Some people find solace in eating, but I find it in the act of baking. Something about the precision that's required soothes me. I like reading a recipe printed on stained paper, tracing the ingredients with my finger while I scan the cabinet for various sugars and flours. The constant measuring makes for a quiet kitchen that's only interrupted by the occasional thunk of a lid coming off the sugar canister or the tinny whine of fork whipping eggs into a froth. I love the clean way the knife slides across a heaping cup of flour, knocking half of it onto the countertop and leaving a neat, level measure behind, or the way the sugar pours hard and fast. When I cook, I clean as I go, transporting measuring spoons to the sink or wiping the counter down after each step. When I bake, though, I leave a huge mess behind, spilling enough flour on the counter to make snow angels from, slinging slick butter wrappers, cracked eggshells and bald lemon rinds into a soggy pile. I walk around with chocolate smudges on my forearms and drying batter on my jeans. All my energy is trained on the preparation. It's not until I pop my creation into the oven that I turn a critical eye to the havoc I have wreaked. Still, a quick swipe with a wet cloth and a few strokes of the broom and all is right again. At least in the kitchen.
This weekend I was forever on the verge of shouting or crying. I won't pretend that watching over someone who is unwell is harder than being the one who's suffering, but it is its own kind of madness. If I couldn't escape the four walls of our apartment for long, I could at least tuck and run into the kitchen for an hour of calm labor. I didn't want something that required too much thought to make; my mind needed to wander. I craved something that was simple and good, not a masterpiece that would bring me no comfort to eat. So I called my friend L. and asked for her crumble. It seemed the perfect thing to make when life was doing just that around me.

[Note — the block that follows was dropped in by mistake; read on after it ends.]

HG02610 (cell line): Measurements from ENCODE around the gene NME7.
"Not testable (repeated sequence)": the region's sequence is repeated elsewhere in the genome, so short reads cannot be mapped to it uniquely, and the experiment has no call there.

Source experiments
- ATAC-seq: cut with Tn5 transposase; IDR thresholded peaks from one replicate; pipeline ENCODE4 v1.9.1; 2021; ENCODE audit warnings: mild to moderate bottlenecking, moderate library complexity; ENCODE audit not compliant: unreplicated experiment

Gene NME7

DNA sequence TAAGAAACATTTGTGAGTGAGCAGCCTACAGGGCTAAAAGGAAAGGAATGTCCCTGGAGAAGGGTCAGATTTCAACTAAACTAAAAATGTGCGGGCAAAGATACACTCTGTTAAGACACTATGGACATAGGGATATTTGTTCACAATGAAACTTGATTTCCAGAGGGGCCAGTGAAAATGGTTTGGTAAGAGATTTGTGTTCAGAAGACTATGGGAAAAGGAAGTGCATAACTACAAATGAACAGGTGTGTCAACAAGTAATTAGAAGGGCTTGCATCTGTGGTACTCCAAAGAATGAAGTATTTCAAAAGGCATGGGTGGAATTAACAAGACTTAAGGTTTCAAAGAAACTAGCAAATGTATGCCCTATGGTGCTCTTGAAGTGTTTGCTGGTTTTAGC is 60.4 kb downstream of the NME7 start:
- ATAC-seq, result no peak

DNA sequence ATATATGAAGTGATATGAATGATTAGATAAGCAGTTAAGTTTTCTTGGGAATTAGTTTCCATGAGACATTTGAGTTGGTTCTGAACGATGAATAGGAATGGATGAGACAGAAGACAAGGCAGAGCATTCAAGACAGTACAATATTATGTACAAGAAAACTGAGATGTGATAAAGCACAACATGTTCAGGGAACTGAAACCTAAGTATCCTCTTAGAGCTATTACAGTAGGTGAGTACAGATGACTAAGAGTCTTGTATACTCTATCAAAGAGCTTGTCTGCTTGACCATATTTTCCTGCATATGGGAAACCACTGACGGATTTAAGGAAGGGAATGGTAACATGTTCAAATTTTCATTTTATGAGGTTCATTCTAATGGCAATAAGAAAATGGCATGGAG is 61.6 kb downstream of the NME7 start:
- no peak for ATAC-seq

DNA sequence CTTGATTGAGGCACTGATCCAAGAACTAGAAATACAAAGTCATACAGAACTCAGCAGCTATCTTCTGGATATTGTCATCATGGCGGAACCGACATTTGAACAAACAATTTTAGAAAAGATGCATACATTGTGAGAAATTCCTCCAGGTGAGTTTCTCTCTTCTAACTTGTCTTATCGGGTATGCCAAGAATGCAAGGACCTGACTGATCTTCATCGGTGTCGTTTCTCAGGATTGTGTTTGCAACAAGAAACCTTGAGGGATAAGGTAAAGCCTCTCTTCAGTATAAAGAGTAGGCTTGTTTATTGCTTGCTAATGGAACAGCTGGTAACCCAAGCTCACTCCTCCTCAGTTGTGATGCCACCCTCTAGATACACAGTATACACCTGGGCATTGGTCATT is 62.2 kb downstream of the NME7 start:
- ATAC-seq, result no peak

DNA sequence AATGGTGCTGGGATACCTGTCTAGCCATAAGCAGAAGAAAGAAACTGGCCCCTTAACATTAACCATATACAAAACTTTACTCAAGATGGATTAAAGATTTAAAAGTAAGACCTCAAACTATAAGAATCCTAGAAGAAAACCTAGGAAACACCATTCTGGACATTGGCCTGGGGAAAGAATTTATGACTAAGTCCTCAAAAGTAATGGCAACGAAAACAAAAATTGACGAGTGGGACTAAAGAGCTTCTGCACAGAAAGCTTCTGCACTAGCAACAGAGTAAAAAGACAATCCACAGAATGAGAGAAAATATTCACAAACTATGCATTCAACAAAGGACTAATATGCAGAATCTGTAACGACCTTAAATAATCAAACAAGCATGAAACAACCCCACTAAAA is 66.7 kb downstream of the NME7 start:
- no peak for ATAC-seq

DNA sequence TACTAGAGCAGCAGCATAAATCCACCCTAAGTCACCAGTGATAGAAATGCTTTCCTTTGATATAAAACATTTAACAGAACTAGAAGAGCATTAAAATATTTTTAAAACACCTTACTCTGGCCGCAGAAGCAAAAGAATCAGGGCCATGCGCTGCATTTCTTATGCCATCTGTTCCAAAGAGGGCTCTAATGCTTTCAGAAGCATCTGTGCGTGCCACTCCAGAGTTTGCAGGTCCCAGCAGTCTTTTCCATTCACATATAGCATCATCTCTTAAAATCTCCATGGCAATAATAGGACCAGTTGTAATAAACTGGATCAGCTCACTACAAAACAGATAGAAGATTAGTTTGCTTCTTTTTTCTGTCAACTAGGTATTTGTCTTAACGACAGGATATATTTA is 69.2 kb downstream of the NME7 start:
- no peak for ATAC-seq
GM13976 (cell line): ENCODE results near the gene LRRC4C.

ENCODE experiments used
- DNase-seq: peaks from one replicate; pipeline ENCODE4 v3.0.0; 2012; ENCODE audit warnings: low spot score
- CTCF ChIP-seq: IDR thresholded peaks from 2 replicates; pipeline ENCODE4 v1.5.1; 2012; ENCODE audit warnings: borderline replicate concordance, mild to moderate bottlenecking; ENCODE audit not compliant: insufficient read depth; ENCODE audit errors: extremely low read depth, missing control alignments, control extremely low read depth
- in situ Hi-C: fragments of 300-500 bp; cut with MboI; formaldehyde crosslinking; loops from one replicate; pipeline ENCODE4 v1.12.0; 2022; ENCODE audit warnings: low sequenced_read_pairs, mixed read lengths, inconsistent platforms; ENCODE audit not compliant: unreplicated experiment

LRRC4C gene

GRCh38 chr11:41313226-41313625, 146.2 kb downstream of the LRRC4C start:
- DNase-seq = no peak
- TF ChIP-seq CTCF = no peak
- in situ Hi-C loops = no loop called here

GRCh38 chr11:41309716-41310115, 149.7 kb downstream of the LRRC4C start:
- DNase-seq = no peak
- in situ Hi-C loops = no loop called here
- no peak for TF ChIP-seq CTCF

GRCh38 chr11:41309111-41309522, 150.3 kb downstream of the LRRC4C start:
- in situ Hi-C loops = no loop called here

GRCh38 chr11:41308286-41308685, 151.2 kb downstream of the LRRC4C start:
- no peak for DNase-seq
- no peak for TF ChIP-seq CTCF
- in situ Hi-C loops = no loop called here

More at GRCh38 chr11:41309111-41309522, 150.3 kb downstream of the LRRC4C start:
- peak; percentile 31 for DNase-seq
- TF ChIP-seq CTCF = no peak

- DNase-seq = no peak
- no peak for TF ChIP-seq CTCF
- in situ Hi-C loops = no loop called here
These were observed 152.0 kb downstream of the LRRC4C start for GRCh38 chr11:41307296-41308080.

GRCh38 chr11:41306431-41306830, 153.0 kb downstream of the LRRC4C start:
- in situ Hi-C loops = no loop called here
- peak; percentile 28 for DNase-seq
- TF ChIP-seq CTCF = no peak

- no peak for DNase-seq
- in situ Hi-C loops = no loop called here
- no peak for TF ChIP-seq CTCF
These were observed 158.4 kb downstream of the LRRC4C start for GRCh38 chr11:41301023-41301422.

Apple and Pear Crumble
In the world of crumbles, there are two kinds of people: those who like fruit with a bit of topping, and those who like topping with a bit of fruit. I fall into the latter category, and so this recipe makes for a lot of crumble topping. If you want to adjust for less, cut it about in half, or chop up another apple and another pear and upgrade to a larger casserole dish. Either way, if you don't serve it with ice cream you are a heretic; I will pray for your soul.
5 TBSP butter
1 TBSP sugar
3 medium apples, peeled, cored and cut into 1-inch pieces
2 medium pears, peeled, cored and cut into 1-inch pieces
1/2 cup oats
1/2 cup flour
1/4 cup brown sugar
1/4 cup almonds, roughly chopped
1/2 TBSP cinnamon
pinch of salt
Preheat oven to 375 degrees. Melt 1 TBSP butter over medium heat in a saucepan. Add the tablespoon of white sugar and apples; stir and cover. Let cook five minutes, stirring once or twice. Dump into a pie plate and add the pears. In a bowl, mix the oats and flour. Work in the remaining 4 TBSP of butter in small pieces with your fingers until the mix resembles a coarse, nubby meal. Add the brown sugar, almonds, cinnamon and salt and toss. Pour over fruit and bake for 30-35 minutes.